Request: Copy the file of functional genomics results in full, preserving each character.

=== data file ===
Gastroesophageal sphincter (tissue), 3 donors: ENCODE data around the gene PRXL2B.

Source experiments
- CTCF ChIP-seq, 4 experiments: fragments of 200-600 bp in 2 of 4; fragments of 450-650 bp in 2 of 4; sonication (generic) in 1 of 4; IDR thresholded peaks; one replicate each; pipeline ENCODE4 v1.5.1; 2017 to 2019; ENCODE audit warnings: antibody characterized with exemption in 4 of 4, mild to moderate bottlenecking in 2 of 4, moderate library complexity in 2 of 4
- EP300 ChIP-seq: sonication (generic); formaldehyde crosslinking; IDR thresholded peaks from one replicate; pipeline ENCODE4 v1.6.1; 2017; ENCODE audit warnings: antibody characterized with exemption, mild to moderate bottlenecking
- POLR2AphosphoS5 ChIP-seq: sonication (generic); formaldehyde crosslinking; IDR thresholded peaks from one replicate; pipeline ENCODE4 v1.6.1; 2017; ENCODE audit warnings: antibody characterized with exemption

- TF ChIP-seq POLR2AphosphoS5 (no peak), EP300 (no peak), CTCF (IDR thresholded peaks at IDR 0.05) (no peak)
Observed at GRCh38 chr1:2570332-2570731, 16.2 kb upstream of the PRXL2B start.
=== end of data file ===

Gastroesophageal sphincter (tissue), 3 donors: ENCODE data around the gene PRXL2B.

Source experiments
- CTCF ChIP-seq, 4 experiments: fragments of 200-600 bp in 2 of 4; fragments of 450-650 bp in 2 of 4; sonication (generic) in 1 of 4; IDR thresholded peaks; one replicate each; pipeline ENCODE4 v1.5.1; 2017 to 2019; ENCODE audit warnings: antibody characterized with exemption in 4 of 4, mild to moderate bottlenecking in 2 of 4, moderate library complexity in 2 of 4
- EP300 ChIP-seq: sonication (generic); formaldehyde crosslinking; IDR thresholded peaks from one replicate; pipeline ENCODE4 v1.6.1; 2017; ENCODE audit warnings: antibody characterized with exemption, mild to moderate bottlenecking
- POLR2AphosphoS5 ChIP-seq: sonication (generic); formaldehyde crosslinking; IDR thresholded peaks from one replicate; pipeline ENCODE4 v1.6.1; 2017; ENCODE audit warnings: antibody characterized with exemption

- TF ChIP-seq POLR2AphosphoS5 (no peak), EP300 (no peak), CTCF (IDR thresholded peaks at IDR 0.05) (no peak)
Observed at GRCh38 chr1:2570332-2570731, 16.2 kb upstream of the PRXL2B start.